First, the guidance was a blatant attempt to circumvent Congress to achieve the policy goals of the Administration and its allies, who have long opposed the 1996 Act’s work requirements. Shortly before the guidance was announced, the President stated, “We’re going to look every single day to figure out what we can do without Congress.”45 In this instance, the Administration never even attempted to work with Congress to change the law, perhaps recognizing that any such effort would most likely be futile or even backfire by drawing greater attention to an attempt to strike or water down a popular measure. So the Administration determined to go it alone.
Second, to do that, it relied on one of the Administration’s most useful tools, aggressive interpretation of statutory authority, typically to increase executive discretion. As described above, the Administration appears not to have devoted all that much attention to the legal basis of its 2012 guidance, instead contriving a superficially plausible rationale and going no further. While in other instances the Administration has employed interpretative gymnastics to reach preferred policy results, here it settled for much less.
Third, and related, the 2012 guidance took advantage of a limited waiver provision. The Administration has used waiver provisions—often intended for special circumstances, emergencies, or (in the case of “cooperative federalism” programs) facilitating state experimentation in particular areas—to expand its policy discretion across the board. Waiver authority in programmatic areas can rarely be challenged in court and often—even if intended for narrow circumstances—can be employed to override the most detailed statutory provisions that Congress put care and thought into crafting. The implicit understanding that waiver authority might be intended only for unusual or emergency circumstances, with general provisions to otherwise govern, is not one that is necessarily enforceable and not one that this Administration has felt compelled to observe. It has also recognized that waiver authority can be used to effectively “enact” new programs, by waiving onerous statutory requirements for parties who agree to carry out policies not mentioned in the statute but favored by officials. In this way, even the most narrowly conceived waiver provisions can become open-ends grants of executive authority unless they are subject to clear statutory limitations.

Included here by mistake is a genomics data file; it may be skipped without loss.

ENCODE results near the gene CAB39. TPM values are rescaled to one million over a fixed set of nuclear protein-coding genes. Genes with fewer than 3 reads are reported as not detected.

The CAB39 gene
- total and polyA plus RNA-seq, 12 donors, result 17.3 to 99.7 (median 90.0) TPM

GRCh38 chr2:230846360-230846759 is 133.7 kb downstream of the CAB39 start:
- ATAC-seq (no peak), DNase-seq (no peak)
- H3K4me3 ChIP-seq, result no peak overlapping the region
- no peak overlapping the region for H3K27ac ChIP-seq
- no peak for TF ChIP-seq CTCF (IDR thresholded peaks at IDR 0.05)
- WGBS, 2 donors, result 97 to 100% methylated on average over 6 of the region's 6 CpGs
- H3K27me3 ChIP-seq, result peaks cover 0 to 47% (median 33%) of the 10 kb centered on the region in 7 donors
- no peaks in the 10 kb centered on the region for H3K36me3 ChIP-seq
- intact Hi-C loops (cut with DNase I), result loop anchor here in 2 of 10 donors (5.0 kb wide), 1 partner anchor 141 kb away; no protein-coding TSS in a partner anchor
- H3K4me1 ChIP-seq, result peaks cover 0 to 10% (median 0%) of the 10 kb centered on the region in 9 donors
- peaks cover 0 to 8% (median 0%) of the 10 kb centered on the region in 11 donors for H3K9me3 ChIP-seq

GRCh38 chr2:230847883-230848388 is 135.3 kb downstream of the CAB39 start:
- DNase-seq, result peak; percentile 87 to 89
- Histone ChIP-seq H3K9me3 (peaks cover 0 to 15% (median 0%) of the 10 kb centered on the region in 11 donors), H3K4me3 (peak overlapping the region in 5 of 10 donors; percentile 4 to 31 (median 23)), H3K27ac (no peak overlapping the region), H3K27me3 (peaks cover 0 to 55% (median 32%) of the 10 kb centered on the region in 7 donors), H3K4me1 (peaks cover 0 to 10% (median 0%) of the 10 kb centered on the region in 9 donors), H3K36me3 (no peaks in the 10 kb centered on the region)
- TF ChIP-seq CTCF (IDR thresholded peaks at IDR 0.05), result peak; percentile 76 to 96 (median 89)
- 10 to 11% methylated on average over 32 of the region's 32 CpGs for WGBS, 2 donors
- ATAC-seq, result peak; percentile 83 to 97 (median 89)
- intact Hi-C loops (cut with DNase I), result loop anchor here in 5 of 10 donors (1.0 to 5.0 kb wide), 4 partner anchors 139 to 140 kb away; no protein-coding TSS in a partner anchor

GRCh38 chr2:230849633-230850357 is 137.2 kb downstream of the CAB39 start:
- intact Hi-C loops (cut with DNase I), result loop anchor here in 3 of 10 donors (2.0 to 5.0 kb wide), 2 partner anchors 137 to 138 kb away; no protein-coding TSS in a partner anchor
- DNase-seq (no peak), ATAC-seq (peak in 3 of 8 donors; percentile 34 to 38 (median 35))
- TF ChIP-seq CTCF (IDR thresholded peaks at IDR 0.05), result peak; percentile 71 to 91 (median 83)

Fourth, the Administration felt no need to drill down on its statutory interpretation, or to take seriously limitations on its waiver authority, because it did not expect to have to justify its legal position in court. The Supreme Court has interpreted Article III’s “case” or “controversy” requirement to require a plaintiff to demonstrate “standing”—in short, that it (1) has suffered, or will imminently suffer, a concrete injury (2) caused by the conduct challenged (3) that can be redressed by a favorable decision.46 The 2012 guidance was probably viewed by the Administration as immune from judicial review, because it was just guidance (which is not reviewable under the Administrative Procedure Act47) and because any action under it would not result in conferring standing on any plaintiff. Under the guidance, a state would approach HHS with a proposed program, and HHS in turn would waive statutory re-quirements in approving that program. No particular party48 would be injured, and so no one could bring suit. Unsurprisingly, a number of the Obama Administration’s most controversial assertions of executive authority have been in circumstances where the Administration anticipated that judicial review would be unavailable due to standing limitations.